I invented an addition to my name, the Greatness of Green, to annoy my classmates in high school in England but, though they’ve long forgotten it, it has stuck with me as a private joke. I think of it, for example, when on a mountain hike weary legs are crying “Enough already” and I say to myself, “Come on, come on, this is time for the Greatness, keep moving.”
Or rushing to meet a deadline for the paper I worked for in London while standing in a telephone booth, reading from my notebook in the half-light and wrestling with a few words that wouldn’t fit into the story, “Get on with it, Greatness,” I’d say half jokingly — but only half. It’s amazing to me how well having that jeering voice in the ear works. As Shakespeare’s Henry V says, rallying his troops before battle, it “stiffens the sinews.”
But, mostly, for a personality that has always tried to stuff too much in the time available, it has been applied to getting to appointments, conferences, tutorials, births, weddings and funerals on time. My apprenticeship in this painful process came when, after college, I took a job very near the bottom of the food (and drink) chain in the docks in Manchester where, armed only with a docker’s hook, I pulled wooden crates taller than me, filled with tobacco and weighing three-quarters of a ton, onto a hand truck and trundled them to a place where there was an open space in the wall — a window without the glass — where they were lowered by a primitive crane onto a flatbed truck four stories below bound for the cigarette makers and thence to future lung transplant candidates.
The Greatness came in then because I had to get up earlier than anyone else in my suburban neighborhood on icy, sodden, pitch-black northern mornings, grab something to eat, race to the local train station and clock into work on time, even a few minutes late, earning the derision of the other workers who knew I’d been to college and thought I was a bit of a milksop. (They referred to me as the Mayor of Casterbridge after the Thomas Hardy novel that half of Britain listened to on BBC Radio. What else was there to do at 9 o’clock on Sunday night if you were short of money?)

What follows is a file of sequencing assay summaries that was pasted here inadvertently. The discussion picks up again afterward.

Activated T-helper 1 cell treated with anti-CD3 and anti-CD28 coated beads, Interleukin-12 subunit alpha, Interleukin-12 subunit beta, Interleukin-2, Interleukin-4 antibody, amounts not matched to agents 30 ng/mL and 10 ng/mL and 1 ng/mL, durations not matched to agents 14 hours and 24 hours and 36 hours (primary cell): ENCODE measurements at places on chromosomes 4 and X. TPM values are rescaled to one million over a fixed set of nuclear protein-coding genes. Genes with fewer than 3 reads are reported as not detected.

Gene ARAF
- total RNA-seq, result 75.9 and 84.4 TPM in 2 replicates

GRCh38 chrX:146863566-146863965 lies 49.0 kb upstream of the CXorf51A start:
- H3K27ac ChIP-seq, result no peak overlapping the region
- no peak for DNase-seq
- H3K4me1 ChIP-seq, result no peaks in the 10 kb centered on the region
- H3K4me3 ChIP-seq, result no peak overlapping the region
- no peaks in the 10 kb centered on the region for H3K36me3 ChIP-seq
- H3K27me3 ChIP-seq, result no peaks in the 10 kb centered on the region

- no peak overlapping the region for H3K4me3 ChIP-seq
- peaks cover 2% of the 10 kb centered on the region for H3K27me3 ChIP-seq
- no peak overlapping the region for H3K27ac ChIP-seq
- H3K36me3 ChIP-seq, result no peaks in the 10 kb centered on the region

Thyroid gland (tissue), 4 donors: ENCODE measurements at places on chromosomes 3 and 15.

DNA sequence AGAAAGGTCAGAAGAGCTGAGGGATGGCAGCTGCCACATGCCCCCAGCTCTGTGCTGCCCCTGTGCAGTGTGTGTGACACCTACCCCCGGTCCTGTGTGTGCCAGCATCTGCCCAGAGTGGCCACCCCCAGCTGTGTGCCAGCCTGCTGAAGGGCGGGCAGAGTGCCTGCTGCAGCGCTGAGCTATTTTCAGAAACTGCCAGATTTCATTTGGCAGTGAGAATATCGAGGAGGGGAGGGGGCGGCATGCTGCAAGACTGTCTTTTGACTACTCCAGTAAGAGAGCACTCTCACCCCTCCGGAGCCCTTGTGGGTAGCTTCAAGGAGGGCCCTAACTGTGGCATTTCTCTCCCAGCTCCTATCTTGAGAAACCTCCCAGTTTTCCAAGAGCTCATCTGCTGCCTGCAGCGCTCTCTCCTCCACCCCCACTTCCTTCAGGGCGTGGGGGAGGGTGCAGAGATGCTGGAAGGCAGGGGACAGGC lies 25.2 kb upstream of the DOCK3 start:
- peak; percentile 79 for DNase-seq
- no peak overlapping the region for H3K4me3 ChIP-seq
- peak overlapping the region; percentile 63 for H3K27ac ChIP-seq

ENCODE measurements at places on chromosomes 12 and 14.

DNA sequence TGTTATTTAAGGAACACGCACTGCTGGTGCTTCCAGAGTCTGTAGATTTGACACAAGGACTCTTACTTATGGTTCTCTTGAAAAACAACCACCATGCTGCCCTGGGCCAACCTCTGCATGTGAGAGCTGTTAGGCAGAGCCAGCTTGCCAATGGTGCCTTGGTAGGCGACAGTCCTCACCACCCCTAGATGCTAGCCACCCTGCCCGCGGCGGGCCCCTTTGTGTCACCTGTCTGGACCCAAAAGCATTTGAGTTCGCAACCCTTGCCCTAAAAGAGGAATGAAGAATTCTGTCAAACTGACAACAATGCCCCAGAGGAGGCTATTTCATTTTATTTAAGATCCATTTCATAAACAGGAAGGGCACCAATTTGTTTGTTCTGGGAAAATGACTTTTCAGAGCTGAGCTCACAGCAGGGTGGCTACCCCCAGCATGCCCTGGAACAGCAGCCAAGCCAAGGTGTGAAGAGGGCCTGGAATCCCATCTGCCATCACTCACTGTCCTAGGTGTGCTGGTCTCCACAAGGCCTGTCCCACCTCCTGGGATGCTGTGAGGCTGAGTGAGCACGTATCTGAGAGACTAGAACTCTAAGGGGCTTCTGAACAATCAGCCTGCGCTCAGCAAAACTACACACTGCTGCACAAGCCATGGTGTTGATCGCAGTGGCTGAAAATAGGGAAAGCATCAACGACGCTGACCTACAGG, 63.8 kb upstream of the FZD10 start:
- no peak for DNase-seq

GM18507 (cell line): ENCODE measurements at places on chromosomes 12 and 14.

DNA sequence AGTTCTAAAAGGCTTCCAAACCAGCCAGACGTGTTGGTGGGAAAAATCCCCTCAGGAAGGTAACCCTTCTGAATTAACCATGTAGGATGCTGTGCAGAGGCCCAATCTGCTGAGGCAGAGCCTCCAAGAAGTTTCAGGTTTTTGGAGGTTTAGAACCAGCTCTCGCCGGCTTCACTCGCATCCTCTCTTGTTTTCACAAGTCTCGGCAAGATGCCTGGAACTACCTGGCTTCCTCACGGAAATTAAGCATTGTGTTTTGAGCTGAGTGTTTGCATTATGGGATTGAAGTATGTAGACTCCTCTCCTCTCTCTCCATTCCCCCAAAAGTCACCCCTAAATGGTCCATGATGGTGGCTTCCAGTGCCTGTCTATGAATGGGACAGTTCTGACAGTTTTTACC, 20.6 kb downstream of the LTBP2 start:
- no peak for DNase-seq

From the moment the alarm clock went off — the name itself captures the panic it provokes — the race was on and the rule was not to make the slightest unnecessary move: clothes in a heap by the bed in strict order of donning, milk poured on the cereal in exactly the right amount to avoid a second pour or waste time throwing away any leftovers, the cup of tea picked up the second it was not too scalding to drink, cutting diagonally across roads, instead of going the intersection, at an angle Pythagoras himself couldn’t have faulted.
All this came back to me on Thursday last week when instead of waking at around 5:30 in time for the usual early hike, I was shocked to see it was 5:57. This was serious. Thursday is one of the two days when three or four cyclists puff their way past me on the forest road and at whom I hurl ribald comments whenever they fall behind schedule. Being late myself was to invite a barrage of scorn.
My fingers flew — socks on without looking to see if they matched (they didn’t) all niceties discarded as yesterday’s shirt lying at hand was quickly pulled on. Water presented a series of problems: for washing, I’d no time for it to warm up. For drinking, the bottle in the fridge was too much of a detour. The time it took to find a cup to drink from the tap was agony.
I normally squeeze an orange. But do you know how many seconds finding, cutting, pressing and drinking take? No? I don’t either, but it was out of the question.
Then, every sinew stiffened, the 1.3 mile drive to the trailhead.
And, oh joy, no other car was there. I looked at my watch for the first time that morning (no unnecessary movements until then, remember). It was 6:15. Good going. Wake to walk in 18 minutes.
Now, if you object, I’m willing to grant the Greatness of Green may be a little too grand for this. But I hope you will at least accept the Rapidity of Reg.
Reg Green’s book, “The Nicholas Effect,” is available at authorhouse.com.